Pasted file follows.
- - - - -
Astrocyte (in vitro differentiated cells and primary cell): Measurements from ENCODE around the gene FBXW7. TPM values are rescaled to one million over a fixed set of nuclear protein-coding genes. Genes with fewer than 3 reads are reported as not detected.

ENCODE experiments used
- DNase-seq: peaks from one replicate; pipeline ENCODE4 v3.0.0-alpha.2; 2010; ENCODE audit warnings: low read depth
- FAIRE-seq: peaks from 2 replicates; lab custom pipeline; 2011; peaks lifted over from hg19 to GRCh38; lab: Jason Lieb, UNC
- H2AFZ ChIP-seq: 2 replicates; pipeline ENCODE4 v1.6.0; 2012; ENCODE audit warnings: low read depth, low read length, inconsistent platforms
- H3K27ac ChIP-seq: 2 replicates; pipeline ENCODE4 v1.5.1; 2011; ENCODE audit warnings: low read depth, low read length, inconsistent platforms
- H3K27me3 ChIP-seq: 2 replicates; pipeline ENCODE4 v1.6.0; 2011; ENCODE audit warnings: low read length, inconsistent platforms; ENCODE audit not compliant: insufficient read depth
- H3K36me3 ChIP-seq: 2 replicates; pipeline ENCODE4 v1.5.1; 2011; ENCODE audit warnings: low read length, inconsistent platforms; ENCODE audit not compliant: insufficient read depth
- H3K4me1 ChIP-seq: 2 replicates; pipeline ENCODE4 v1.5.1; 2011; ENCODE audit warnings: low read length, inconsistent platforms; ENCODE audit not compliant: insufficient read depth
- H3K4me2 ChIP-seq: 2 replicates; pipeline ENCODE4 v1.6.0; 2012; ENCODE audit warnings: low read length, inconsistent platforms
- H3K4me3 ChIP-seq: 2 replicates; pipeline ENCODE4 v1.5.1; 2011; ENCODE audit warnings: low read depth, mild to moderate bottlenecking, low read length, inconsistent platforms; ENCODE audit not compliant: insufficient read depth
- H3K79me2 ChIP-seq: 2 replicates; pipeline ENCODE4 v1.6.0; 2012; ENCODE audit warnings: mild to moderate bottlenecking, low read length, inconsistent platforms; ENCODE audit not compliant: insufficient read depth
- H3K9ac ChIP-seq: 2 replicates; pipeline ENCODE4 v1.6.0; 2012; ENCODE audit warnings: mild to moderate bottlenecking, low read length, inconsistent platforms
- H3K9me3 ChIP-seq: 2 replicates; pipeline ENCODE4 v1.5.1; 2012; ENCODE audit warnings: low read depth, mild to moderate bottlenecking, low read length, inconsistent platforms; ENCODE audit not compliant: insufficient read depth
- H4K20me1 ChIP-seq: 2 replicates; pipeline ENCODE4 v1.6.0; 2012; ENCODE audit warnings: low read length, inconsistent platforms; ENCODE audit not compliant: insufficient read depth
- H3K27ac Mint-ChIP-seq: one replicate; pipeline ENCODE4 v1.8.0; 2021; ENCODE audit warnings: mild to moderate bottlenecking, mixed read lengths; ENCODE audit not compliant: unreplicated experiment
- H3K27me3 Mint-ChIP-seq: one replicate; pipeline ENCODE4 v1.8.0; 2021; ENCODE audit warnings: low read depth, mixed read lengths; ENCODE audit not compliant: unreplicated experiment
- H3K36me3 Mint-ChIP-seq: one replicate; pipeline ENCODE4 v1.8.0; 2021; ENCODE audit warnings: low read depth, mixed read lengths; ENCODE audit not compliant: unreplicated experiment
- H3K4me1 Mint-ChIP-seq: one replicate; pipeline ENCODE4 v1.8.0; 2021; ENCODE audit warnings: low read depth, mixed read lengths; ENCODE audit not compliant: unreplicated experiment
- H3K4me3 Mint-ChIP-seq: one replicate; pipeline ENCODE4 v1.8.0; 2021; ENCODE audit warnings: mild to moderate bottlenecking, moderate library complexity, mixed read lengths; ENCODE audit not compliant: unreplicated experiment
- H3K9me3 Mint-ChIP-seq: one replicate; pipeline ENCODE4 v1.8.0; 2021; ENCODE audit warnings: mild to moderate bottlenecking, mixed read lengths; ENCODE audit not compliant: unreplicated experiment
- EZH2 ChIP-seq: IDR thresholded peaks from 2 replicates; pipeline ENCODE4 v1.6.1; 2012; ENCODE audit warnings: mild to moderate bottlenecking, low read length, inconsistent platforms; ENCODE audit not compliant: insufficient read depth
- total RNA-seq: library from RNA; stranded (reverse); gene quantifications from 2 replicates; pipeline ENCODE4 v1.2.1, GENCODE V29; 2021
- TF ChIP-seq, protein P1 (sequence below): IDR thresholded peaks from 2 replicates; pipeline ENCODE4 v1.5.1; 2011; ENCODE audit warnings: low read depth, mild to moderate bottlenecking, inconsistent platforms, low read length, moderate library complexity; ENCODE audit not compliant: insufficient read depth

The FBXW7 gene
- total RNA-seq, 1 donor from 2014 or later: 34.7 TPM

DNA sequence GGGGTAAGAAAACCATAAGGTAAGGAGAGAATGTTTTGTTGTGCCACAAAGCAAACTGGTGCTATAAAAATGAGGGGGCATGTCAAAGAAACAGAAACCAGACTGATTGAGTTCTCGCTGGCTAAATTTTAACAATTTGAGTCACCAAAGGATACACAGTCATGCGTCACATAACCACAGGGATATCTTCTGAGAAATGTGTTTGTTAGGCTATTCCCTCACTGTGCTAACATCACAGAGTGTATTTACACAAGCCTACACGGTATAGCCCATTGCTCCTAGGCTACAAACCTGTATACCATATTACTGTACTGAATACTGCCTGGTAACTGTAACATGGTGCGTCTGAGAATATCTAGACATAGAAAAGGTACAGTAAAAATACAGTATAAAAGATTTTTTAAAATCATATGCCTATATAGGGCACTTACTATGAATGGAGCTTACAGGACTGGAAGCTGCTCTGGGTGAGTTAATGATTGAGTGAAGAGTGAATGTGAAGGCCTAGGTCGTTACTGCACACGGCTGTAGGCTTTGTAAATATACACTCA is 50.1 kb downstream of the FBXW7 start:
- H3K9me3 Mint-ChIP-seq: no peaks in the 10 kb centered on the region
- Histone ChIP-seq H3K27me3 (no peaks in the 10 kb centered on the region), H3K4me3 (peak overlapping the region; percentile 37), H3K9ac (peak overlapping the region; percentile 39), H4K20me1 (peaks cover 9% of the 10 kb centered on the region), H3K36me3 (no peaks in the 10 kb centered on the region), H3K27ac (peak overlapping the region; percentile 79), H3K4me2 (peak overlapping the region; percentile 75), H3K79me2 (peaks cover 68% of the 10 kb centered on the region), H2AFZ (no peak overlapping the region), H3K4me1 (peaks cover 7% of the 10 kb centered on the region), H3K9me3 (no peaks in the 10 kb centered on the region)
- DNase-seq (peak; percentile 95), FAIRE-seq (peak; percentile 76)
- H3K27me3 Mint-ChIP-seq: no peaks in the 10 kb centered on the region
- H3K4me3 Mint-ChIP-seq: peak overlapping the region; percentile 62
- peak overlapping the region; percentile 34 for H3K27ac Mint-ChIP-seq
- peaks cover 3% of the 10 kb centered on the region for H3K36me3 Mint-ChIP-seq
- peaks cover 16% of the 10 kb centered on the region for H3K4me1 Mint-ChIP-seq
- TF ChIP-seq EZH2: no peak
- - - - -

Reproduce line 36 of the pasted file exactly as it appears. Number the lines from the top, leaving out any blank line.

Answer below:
- TF ChIP-seq EZH2: no peak